Since ancient times, swans have been associated with tranquility and nobility, featuring in myths and stories around the world. Their high status is likely to have come about because of their perceived beauty and natural behavior; they are solitary birds, strong and aggressively protective of their young but at the same time graceful and elegant on the water.

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(Peter M CC BY-NC-ND 2.0)

Ask a local in a British pub about swans and you might well be told that the Queen owns all the swans in the country and that only she is allowed to eat them. This popular misconception, often repeated as common knowledge in the U.K., has a kernel of historical truth that tells the story of the swan as status symbol in Medieval England. 

Swans were luxury goods in Europe from at least the 12th century onward; the Medieval equivalent of flashing a Rolex or driving a Lamborghini. Owning swans signaled nobility, along with flying a hawk, running hounds or riding a battle-trained destrier. Swans were eaten as a special dish at feasts, served as a centerpiece in their skin and feathers with a lump of blazing incense in the beak. They were particularly associated with Christmas, when they would be served in large numbers at royal feasts; forty swans were ordered for Henry III’s Christmas celebrations in 1247 at Winchester, for example.

In 1496 the Secretary to the Venetian Ambassador wrote that it was “a truly beautiful thing to behold one or two thousand tame swans upon the River Thames”. A century later, during reign of Elizabeth I, German lawyer and travel writer Paul Hentzner described colonies of swans living “in great security, nobody daring to molest, much less kill, any of them, under penalty of a large fine.”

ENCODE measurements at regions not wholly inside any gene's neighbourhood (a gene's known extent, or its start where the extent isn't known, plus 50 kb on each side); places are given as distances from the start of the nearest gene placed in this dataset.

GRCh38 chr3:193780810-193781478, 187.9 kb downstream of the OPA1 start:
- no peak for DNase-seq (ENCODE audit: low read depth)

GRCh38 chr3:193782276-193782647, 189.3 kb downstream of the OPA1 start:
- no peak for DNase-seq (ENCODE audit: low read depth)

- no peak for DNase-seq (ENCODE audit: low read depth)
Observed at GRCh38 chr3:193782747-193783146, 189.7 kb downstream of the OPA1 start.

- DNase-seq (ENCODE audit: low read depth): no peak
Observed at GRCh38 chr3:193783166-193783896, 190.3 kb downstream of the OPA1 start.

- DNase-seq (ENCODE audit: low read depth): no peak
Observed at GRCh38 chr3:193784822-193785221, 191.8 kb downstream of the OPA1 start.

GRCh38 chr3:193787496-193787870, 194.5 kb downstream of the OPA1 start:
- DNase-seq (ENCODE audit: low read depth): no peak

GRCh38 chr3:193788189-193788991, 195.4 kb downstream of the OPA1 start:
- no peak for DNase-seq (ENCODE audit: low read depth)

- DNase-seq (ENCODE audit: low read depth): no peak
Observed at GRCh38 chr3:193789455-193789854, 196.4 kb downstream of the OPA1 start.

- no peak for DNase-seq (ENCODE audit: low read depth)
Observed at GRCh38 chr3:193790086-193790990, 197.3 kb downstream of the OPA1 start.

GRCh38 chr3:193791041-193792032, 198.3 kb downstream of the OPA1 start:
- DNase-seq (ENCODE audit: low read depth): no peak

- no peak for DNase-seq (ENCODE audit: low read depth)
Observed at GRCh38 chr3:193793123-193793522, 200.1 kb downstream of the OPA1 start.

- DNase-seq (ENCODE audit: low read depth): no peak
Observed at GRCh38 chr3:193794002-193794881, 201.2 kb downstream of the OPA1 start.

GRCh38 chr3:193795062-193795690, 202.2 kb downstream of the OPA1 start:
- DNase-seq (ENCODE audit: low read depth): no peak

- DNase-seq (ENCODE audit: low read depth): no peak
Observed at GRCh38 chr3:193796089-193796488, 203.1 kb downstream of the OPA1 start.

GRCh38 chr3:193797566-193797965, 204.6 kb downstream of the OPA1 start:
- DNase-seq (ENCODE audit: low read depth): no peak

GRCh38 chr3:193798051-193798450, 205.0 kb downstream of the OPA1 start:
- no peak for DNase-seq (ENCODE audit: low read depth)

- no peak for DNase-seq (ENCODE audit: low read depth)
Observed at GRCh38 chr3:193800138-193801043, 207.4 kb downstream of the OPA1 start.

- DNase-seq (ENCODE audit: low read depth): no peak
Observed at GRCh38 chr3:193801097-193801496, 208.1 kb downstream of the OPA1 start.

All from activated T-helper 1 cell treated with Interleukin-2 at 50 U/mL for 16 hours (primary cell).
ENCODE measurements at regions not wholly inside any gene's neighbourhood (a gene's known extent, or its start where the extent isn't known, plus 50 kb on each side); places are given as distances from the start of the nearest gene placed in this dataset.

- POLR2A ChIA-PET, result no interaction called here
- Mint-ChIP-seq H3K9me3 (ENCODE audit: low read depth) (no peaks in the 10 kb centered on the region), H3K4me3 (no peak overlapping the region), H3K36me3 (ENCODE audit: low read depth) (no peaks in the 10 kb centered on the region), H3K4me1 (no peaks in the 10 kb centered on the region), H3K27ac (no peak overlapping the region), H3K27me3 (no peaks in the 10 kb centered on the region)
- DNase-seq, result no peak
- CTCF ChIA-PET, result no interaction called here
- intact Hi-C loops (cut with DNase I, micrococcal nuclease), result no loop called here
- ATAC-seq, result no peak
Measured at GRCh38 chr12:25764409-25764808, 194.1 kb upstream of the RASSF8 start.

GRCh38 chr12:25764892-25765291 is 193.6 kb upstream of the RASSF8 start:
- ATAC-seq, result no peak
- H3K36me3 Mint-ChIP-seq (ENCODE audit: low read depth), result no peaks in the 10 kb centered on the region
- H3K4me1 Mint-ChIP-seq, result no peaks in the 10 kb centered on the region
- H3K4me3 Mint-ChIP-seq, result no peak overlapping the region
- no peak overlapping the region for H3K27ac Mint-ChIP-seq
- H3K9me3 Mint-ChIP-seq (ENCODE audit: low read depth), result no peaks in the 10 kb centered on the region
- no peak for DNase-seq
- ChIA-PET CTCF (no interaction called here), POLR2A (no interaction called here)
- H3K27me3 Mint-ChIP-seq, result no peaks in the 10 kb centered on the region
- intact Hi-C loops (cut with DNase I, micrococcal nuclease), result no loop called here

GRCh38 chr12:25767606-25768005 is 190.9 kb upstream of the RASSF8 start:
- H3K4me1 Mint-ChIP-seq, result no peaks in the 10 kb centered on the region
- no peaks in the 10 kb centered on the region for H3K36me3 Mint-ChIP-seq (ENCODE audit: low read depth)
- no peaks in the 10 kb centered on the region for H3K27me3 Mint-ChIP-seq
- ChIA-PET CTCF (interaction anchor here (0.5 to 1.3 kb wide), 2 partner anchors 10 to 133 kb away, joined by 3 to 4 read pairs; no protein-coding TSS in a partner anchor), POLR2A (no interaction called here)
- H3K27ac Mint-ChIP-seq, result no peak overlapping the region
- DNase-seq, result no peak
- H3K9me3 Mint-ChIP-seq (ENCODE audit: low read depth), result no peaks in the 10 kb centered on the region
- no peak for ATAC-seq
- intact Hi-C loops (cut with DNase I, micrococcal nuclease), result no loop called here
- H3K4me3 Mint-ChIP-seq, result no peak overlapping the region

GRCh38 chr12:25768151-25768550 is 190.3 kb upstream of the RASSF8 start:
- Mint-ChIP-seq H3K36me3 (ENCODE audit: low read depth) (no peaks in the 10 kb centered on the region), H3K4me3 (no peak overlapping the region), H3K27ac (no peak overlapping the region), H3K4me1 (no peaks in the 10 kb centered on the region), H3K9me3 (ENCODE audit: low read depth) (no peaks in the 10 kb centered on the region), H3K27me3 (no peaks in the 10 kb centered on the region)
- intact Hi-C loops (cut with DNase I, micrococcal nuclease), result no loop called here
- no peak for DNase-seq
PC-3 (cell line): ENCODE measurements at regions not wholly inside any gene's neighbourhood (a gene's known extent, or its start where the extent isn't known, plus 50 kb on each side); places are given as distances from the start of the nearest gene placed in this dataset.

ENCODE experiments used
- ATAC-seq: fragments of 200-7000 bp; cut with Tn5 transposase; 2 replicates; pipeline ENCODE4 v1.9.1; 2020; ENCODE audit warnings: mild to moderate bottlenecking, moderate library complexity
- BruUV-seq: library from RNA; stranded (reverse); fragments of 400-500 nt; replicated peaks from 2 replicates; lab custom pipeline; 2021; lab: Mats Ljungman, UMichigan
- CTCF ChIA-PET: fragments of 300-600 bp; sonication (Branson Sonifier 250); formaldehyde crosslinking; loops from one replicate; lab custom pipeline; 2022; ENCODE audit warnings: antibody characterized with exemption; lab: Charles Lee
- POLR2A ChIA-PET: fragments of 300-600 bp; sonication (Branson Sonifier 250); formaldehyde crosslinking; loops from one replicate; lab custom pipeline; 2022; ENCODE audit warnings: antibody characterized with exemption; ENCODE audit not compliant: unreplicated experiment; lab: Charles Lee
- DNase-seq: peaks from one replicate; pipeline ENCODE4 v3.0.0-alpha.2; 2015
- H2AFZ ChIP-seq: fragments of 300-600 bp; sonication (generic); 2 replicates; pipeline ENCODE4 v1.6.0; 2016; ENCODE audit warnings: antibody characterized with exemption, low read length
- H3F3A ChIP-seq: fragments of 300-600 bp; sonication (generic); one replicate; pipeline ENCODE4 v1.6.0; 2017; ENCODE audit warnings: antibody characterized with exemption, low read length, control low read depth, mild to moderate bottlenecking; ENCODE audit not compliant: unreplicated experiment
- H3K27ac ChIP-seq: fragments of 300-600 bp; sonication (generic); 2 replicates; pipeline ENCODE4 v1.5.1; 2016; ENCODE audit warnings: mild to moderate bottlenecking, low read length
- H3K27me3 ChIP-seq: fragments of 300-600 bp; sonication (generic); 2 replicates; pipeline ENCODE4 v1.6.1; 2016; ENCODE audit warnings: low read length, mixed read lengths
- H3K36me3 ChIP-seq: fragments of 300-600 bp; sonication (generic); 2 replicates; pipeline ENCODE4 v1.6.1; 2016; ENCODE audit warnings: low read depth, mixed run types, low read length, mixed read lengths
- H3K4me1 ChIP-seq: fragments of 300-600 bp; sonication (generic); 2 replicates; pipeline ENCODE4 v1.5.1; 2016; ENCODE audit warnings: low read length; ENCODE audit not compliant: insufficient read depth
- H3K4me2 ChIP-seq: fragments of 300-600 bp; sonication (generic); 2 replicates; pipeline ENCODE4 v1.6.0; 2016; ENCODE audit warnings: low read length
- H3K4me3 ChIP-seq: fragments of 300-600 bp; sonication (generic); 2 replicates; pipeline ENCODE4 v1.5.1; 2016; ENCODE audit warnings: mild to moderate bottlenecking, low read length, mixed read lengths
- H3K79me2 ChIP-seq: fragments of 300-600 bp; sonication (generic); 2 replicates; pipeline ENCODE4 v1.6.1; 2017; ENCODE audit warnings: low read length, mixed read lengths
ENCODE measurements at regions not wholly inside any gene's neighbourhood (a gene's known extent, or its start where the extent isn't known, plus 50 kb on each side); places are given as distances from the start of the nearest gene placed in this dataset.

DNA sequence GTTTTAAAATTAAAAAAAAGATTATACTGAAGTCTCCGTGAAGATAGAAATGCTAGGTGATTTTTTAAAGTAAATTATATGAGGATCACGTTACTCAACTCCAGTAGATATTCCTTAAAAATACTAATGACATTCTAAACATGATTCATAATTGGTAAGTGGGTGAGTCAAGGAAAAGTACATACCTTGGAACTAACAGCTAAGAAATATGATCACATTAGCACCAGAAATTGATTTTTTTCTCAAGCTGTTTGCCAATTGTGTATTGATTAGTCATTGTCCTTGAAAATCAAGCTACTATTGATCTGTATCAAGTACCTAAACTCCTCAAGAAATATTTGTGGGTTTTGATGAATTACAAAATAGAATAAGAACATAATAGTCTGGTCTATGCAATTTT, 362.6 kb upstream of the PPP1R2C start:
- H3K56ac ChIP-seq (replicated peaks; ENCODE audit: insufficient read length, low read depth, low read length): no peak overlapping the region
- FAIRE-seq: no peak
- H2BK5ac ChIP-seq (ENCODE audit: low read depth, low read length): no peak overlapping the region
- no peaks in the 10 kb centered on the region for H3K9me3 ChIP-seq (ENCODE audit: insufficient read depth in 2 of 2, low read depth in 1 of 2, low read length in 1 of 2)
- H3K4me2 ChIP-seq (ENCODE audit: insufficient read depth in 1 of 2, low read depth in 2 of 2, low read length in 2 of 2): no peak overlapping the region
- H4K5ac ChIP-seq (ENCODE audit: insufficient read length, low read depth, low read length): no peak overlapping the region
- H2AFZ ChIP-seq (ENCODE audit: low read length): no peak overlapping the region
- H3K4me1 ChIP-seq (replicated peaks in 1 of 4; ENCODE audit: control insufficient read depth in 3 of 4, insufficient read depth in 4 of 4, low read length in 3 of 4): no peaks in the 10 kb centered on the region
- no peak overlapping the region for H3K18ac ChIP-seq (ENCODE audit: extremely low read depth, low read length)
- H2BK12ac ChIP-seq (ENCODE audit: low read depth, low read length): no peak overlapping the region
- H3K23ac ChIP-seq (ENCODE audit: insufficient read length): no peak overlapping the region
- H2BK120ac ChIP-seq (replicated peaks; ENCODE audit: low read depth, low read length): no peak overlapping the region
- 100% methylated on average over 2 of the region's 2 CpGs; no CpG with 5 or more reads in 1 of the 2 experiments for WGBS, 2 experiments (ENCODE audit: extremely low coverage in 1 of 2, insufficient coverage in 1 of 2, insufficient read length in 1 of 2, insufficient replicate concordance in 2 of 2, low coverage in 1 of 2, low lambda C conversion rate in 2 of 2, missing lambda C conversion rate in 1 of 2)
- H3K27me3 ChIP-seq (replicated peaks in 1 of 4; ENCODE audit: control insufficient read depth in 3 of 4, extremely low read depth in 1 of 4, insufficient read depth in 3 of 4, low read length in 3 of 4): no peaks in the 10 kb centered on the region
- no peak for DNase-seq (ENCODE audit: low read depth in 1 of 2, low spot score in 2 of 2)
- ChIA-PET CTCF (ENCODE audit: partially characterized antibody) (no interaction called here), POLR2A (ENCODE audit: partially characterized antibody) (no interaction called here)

To protect swans as an exclusive commodity, in 1482 the crown ordained that only landowners of a certain income could keep the birds.  Ownership of swans was recorded by a code of marks nicked into the beak of the bird; an intricate system of these ‘swan marks’ developed.  Only those who owned the right to use an official swan mark could own swans, and marks were restricted and expensive to purchase. Any swans that didn’t bear a mark were automatically the property of the crown. This effectively meant that only the monarch, wealthy landowners and some large institutions like trade guilds, cathedrals and universities could afford swan ownership.

Roll showing private swan marks, Lincolnshire and Cambridgeshire (The National Archives)

Local councils appointed swan collectors to round up wild swans to add to official flocks (the local equivalent of the royal ‘upping’) and held ‘Swanmoots’, specially convened swan courts that heard cases related to swan ownership. The penalties for ignoring or defacing swan marks were harsh. In 1570, the Order of Swannes, a legal document setting out the rules relating to the birds, recorded that “if any person do raze out, counterfeit or alter the mark of any swan [they …] shall suffer one year’s imprisonment.” There were similar tough sentences for stealing eggs or killing adult birds. 

The prestige of swan ownership went far beyond their appeal as a delicacy. They were impressive enough as the centerpiece of a feast, but a swan in itself was not particularly expensive. The real desirability came from the right to own swans at all, because purchasing a swan mark was so expensive. To have a “game” of swans elegantly sculling around the lake of your stately pile required funds and status.